According to the San Antonio Express-News, the Texas Transportation Commission reviewed the parkway expansion on Thursday November 19, 2009. The project is proposed to be funded by proceeds from Proposition 12 bonds approved by voters in 2007, a package which will be voted on by commissioners in November. Clay Smith, TxDOT's San Antonio District planning engineer, said the Wurzbach Parkway project would get $126 million under the bond-financing plan, enough for TxDOT to finish the three final segments left on the parkway. The expansion construction will be completed in two phases: the first from Blanco Road to West Avenue and from Jones Maltsberger Road to Wetmore; the second between West Avenue and Jones Maltsberger.
Currently, it is unknown if the parkway will have ramps that would connect directly to I-35 to the east, and no plans for Wurzbach Parkway to extend to I-10 to the west (only allowing drivers to use the Wurzbach Road exit to connect to the parkway).
||This section contains a table that is missing mileposts for one or more junctions. Please help by .|
|Lockhill-Selma Road||Western terminus; road continues as Wurzbach Road|
|FM 1535 (Northwest Military Highway)|
|FM 2696 (Blanco Road)|
|West Avenue||Current eastern terminus of western segment|
|Gap in route|
|Starcrest Drive||Current western terminus of eastern segment; west end of current freeway|
|FM 2252 (Perrin-Beitel Road)|
|Thousand Oaks Drive|
|Weidner Road||East end of current freeway|
|O'Connor Road, Crosswinds Way||Eastern terminus; road continues as O'Connor Road to I-35|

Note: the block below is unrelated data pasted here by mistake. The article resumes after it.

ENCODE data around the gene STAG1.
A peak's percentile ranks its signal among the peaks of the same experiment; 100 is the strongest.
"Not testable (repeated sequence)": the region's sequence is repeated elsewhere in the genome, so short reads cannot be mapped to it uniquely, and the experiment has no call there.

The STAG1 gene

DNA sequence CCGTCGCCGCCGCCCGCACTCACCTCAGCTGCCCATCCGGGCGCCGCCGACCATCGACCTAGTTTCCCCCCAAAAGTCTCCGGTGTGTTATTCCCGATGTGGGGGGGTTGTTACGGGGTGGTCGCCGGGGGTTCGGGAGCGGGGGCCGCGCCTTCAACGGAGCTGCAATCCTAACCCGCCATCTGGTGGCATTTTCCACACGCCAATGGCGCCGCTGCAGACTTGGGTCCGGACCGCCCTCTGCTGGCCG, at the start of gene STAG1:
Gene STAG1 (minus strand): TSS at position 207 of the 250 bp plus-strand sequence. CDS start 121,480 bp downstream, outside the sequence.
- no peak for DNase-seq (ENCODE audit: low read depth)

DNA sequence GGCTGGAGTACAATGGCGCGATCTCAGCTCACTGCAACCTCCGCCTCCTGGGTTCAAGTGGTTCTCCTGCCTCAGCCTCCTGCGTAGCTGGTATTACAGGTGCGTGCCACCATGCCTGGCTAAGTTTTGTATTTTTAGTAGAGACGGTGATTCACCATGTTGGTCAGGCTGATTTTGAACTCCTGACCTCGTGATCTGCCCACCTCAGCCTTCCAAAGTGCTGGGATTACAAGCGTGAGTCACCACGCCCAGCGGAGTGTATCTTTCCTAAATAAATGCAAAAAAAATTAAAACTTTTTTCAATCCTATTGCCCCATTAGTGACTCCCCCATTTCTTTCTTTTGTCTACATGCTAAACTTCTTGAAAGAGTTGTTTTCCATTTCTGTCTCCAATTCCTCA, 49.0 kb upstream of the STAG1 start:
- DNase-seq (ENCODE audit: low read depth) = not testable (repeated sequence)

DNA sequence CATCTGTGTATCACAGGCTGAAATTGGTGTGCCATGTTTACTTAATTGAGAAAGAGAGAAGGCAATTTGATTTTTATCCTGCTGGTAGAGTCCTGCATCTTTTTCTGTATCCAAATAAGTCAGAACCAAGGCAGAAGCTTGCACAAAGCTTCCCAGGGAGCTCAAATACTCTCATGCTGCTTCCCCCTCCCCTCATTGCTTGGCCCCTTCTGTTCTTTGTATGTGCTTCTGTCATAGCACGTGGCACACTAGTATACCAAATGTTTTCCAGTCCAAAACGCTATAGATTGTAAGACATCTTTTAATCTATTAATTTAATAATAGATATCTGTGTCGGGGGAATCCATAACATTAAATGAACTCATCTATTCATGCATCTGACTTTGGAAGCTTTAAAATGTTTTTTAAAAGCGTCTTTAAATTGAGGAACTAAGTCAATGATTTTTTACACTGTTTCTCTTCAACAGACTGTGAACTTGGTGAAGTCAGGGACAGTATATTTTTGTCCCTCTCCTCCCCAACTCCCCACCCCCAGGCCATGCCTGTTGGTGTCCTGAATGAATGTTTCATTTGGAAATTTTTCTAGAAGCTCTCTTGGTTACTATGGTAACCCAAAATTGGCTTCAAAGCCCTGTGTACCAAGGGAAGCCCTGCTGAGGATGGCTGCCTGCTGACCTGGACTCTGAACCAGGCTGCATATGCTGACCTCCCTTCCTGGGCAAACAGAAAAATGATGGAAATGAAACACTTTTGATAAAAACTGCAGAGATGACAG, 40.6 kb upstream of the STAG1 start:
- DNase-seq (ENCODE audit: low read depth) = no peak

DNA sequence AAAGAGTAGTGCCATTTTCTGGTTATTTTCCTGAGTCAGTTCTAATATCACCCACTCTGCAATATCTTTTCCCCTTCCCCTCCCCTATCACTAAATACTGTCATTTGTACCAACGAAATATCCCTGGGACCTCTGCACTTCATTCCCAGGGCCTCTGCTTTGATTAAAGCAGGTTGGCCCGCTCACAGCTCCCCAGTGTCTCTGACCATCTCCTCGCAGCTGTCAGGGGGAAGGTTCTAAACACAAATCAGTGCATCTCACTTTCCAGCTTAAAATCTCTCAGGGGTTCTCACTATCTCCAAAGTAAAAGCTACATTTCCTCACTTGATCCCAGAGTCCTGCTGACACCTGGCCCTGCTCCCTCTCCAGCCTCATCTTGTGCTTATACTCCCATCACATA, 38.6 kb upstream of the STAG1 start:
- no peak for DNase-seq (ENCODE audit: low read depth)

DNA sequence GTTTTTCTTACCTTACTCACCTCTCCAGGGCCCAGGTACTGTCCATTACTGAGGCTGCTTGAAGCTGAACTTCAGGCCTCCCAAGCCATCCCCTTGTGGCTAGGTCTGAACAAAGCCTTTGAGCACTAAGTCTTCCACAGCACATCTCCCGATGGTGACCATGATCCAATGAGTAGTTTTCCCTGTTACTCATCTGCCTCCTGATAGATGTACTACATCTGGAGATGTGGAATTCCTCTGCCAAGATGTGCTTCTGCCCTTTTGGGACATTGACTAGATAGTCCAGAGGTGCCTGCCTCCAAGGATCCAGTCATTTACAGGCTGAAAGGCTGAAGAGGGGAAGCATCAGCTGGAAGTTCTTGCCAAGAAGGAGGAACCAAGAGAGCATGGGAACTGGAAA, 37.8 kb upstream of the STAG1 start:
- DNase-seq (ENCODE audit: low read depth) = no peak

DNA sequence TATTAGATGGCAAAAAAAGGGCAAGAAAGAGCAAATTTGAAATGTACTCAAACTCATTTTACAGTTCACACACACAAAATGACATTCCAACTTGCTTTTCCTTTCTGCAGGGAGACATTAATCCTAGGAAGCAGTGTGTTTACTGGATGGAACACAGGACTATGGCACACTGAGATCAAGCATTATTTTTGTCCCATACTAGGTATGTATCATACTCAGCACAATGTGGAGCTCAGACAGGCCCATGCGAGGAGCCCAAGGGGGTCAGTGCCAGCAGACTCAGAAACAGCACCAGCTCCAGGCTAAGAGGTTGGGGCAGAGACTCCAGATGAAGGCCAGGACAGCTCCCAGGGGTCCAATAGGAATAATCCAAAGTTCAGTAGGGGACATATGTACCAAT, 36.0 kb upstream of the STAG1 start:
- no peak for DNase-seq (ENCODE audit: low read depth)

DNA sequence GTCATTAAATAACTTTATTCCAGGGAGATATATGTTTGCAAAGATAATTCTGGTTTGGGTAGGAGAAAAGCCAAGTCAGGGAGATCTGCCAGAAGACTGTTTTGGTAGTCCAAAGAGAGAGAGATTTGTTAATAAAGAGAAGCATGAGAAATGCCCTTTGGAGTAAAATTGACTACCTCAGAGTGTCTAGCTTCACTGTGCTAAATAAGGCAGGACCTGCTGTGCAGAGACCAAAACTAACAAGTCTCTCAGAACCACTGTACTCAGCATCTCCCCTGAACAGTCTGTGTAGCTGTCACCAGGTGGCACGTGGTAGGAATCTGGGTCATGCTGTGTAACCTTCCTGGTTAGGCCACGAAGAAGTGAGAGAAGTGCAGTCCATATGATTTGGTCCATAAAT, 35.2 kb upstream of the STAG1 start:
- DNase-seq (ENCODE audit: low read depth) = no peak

|1.000 mi = 1.609 km; 1.000 km = 0.621 mi
- Alamo Regional Mobility Authority - Wurzbach Parkway Corridor
- Texas Department of Transportation - Highway Designation File: Principal Arterial State System No. 1502
- Texas Department of Transportation, Highway Designations Glossary, accessed September 2007]
- Google Maps street maps and satellite imagery, accessed September 2007
- Dave Pasley, San Antonio Express-News, S.A. needs more roads, not toll booths, December 21, 2005
- Jim Wood, San Antonio Express-News, Wurzbach Parkway work seen in '94 $95 million project to relieve traffic congestion, April 4, 1993, p. 1B
- Jim Wood, San Antonio Express-News, State to grant road contract soon - east–west Parkway to extend Starcrest, July 5, 1994, p. 9A
- Scott Huddleston, San Antonio Express-News, Parkway section to open: Six years, millions needed to complete, August 26, 1999, p. 1B
- Patrick Driscoll, San Antonio Express-News, Wurzbach Parkway's third section, opened on July 25, 2002, p. 8B
- Alamo Regional Mobility Authority, Wurzbach Parkway Project
- Alamo Regional Mobility Authority, Wurzbach Parkway Bridge over US 281 (two levels)
- Alamo Regional Mobility Authority, Elevated roundabout interchange (three levels)
- Alamo Regional Mobility Authority, Main lane to main lane connectors with loop ramps (three levels)